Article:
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Why Is Cornell Paying Harvard Tuition?

One of the things I was most surprised at by Cornell's response to its yawning deficit situation was that employee benefits were held relatively intact. Sure, there was a pay freeze, hiring pause, and mass layoffs, but Cornell didn't have to resort to some of the things that corporate America did over the last couple of years, like cut back on retirement contributions or across the board pay cuts, etc.

It's even more surprising given just how generous some of Cornell's benefits are, especially when it comes to tuition assistance for the children of Cornell employees. Most everybody knows (one) of the benefits of being progeny of faculty: full or half price tuition, depending on their parents hiring date. You might think of that as 'free' for the University to provide, but it actually represents forgone tuition dollars. Think about it: it's not as if Cornell doesn't have 30,000 other students they could admit with equally high SAT scores.

But did you know that children of employees who go to schools other than Cornell... say Harvard or Princeton or Williams, also get a full 30 percent of their tuition paid for by Uncle Ezra. It's right here in the description of the Cornell Child Tuition Scholarship (CCTS) program:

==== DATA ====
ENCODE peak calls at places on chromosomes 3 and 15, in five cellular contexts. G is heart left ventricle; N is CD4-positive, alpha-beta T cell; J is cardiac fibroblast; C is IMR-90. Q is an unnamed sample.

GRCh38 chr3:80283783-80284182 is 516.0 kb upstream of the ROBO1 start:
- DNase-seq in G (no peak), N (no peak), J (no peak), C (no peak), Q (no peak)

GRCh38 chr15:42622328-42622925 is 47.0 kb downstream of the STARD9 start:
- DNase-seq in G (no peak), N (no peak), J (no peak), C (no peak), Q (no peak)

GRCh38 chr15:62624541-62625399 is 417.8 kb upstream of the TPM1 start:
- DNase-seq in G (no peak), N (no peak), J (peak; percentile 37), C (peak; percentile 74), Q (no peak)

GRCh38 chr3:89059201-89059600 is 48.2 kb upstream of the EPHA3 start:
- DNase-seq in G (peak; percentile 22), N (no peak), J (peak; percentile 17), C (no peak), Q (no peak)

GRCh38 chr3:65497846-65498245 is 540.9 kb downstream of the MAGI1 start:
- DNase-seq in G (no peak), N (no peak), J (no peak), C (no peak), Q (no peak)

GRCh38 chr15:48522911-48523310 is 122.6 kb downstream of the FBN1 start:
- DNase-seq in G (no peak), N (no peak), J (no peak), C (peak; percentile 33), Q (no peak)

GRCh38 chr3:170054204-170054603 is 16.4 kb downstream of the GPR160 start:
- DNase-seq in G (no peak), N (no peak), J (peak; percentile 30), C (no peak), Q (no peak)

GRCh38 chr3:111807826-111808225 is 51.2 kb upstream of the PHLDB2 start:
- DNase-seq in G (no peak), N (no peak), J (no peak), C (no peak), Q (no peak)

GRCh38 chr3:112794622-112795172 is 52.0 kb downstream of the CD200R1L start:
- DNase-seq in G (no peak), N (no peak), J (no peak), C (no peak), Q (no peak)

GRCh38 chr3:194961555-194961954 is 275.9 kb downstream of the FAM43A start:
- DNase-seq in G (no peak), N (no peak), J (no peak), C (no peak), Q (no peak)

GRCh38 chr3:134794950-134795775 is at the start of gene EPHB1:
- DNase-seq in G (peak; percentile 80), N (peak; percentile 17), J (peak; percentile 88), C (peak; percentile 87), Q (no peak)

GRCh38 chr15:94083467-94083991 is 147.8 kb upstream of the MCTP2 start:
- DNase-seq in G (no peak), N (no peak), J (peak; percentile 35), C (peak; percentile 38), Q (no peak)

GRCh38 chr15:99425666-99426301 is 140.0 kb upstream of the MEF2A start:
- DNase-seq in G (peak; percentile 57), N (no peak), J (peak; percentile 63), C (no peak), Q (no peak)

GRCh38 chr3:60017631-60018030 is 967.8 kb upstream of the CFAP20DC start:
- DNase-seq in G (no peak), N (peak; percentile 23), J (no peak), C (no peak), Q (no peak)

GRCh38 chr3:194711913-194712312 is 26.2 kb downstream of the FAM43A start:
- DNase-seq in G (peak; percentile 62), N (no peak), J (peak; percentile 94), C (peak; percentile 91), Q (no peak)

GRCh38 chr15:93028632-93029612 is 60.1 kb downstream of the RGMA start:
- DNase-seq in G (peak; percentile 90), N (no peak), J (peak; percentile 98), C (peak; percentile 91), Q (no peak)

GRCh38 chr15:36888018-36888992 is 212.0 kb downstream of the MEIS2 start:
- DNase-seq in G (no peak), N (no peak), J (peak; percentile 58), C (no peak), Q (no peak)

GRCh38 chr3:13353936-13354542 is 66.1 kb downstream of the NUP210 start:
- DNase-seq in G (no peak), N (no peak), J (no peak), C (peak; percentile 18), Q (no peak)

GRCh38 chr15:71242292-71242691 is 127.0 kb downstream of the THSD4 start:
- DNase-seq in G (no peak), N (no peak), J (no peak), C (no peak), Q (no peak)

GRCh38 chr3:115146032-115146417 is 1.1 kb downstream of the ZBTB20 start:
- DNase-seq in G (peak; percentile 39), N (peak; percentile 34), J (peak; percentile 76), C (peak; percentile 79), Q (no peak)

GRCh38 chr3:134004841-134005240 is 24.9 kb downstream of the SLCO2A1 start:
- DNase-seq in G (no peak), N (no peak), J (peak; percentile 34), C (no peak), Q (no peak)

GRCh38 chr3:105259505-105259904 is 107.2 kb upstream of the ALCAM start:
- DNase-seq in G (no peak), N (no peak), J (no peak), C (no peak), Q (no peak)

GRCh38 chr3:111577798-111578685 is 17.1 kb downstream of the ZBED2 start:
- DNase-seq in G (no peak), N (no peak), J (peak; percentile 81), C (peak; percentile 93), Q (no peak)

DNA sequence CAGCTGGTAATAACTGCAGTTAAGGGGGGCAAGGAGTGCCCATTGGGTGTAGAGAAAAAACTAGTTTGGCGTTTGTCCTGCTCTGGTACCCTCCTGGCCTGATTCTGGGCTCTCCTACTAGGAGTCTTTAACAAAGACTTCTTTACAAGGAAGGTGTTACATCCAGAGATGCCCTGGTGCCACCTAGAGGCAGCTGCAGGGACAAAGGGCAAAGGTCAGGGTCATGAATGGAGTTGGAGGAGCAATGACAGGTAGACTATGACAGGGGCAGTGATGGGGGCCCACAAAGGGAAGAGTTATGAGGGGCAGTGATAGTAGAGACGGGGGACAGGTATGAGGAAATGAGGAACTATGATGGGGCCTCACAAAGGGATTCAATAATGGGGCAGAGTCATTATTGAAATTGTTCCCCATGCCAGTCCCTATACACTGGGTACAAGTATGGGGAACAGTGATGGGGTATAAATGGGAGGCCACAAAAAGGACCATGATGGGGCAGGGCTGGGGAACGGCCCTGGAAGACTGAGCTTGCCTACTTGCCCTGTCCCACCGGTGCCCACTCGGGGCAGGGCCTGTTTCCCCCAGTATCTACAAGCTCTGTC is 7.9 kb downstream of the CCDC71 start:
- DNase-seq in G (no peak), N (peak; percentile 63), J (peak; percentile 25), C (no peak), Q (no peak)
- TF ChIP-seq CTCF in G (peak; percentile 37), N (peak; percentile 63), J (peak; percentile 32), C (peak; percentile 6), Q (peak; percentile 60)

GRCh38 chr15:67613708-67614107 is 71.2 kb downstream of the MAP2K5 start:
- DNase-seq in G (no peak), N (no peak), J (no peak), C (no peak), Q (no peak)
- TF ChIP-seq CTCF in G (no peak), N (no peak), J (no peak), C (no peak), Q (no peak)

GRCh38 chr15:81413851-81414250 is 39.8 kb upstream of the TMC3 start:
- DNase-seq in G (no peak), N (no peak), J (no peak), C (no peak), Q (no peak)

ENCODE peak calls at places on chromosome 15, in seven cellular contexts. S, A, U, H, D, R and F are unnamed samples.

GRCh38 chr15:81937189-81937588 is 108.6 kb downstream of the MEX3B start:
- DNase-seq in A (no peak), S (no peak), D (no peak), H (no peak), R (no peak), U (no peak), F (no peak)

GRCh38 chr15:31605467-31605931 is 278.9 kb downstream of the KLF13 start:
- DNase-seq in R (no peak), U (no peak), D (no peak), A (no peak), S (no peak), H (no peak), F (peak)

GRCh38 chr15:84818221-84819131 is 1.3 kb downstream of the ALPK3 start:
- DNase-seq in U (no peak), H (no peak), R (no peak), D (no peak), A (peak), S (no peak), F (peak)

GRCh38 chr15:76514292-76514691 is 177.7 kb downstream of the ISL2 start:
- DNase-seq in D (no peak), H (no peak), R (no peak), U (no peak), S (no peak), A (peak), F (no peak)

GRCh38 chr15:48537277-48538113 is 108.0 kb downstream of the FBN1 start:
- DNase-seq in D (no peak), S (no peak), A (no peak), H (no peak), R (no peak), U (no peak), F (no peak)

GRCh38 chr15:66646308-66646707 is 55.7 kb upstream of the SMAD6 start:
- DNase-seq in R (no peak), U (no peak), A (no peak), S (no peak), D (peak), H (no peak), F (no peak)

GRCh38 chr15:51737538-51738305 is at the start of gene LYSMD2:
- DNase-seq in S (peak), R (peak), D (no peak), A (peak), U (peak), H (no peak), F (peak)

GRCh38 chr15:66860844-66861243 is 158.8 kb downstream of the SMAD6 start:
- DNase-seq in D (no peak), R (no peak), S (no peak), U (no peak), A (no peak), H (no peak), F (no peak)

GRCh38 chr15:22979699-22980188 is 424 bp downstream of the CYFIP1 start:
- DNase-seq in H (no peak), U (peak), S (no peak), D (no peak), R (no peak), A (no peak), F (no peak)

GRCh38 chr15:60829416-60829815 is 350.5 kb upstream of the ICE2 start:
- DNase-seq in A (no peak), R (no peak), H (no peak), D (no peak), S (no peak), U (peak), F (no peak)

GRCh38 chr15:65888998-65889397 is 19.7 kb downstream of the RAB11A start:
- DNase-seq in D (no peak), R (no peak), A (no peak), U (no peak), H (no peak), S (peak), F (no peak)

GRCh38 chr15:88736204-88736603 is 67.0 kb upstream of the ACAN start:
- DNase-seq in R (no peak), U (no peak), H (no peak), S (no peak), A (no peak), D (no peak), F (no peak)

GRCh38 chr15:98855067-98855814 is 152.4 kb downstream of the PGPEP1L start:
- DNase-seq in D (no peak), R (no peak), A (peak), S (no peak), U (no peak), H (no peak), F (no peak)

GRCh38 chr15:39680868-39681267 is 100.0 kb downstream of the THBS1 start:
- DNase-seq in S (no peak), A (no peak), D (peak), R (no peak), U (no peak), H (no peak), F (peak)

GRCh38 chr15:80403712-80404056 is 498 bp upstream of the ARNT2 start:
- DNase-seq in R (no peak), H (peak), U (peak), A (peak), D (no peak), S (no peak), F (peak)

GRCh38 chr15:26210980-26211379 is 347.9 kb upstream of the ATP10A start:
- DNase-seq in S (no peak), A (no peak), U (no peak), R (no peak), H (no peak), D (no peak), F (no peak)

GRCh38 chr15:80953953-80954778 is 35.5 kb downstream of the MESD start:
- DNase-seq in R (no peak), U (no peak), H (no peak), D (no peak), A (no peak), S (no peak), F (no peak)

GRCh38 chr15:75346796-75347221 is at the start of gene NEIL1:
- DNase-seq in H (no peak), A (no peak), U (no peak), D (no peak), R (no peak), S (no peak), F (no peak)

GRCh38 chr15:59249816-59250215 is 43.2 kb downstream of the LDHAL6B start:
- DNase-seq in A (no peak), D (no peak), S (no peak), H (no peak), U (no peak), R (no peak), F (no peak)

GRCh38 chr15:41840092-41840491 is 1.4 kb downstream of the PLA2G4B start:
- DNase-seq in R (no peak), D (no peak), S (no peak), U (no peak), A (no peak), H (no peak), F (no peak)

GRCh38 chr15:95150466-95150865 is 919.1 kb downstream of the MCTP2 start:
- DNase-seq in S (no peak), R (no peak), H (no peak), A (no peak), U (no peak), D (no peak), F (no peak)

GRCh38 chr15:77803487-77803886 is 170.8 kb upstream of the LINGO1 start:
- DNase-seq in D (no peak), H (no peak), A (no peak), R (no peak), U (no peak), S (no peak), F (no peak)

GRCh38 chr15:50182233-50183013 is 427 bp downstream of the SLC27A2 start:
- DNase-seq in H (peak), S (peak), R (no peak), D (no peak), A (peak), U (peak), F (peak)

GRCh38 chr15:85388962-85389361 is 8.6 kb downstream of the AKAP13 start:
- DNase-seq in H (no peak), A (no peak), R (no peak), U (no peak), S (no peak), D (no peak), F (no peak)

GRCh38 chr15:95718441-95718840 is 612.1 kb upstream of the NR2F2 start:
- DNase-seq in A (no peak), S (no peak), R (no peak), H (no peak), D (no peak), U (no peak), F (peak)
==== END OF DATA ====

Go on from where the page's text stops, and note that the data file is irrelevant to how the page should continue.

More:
CCTS pays 30% of the outside schoolís tuition and fees. The minimum benefit amount is full tuition or $1,000 per academic year, whichever is less.

If the outside schoolís tuition is greater than Cornellís endowed tuition and fees, CCTS will pay 30% of Cornellís endowed tuition and administrative fees.

No benefits are paid for graduate study at other institutions.

It's possible that I'm missing something here, but some conversations I've had with Cornell employees suggest that this program is as good as it sounds: If your child gets into Harvard (or Princeton), Cornell will pay up to ~ $15k a year to help educate her. That's a $60k benefit to employees -- or more if you have multiple children.

What makes the policy seem particularly egregious is that it seems to benefit well-paid professors the most. Mid-level staff members at Cornell would certainly be in an income bracket to have their student qualify for a free ride at Harvard (or Duke). But a family with two full professors making a quarter million dollars a year would benefit richly. Which is exactly the opposite of what I suggested a couple of years back when I proposed that faculty had to help bear the pain of the Great Recession.

It would be interesting to find out how much Cornell pays for this benefit on an annual basis. Meanwhile, the Theatre department has been lobotomized and the Education department dismantled, whittling down the educational opportunities for Cornell students.

And, for those wondering, a cursory search of Harvard's benefits policies shows that the Cantabrigians are not reciprocal in their tuition support to Cornell.


Matthew Nagowski | Posted on January 24, 2011 (#)

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